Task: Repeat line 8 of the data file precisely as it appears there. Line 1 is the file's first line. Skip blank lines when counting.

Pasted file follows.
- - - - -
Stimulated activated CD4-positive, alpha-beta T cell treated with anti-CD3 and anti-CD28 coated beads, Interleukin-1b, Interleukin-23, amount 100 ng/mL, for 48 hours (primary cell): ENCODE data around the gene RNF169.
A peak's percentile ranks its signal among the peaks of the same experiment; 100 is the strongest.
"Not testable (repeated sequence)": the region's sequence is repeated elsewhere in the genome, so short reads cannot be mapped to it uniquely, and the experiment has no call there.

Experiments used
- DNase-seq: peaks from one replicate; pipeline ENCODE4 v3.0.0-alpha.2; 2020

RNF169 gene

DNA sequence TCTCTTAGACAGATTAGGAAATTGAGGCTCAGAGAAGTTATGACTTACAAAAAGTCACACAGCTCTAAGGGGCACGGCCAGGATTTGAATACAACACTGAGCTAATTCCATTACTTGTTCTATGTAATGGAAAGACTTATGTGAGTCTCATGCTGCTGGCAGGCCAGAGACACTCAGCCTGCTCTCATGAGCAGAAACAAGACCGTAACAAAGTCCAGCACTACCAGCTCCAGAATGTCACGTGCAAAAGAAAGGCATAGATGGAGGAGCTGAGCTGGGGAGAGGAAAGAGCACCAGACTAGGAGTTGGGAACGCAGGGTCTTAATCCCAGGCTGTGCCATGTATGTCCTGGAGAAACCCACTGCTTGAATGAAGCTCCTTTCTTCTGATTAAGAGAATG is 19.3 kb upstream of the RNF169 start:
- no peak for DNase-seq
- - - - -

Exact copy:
- no peak for DNase-seq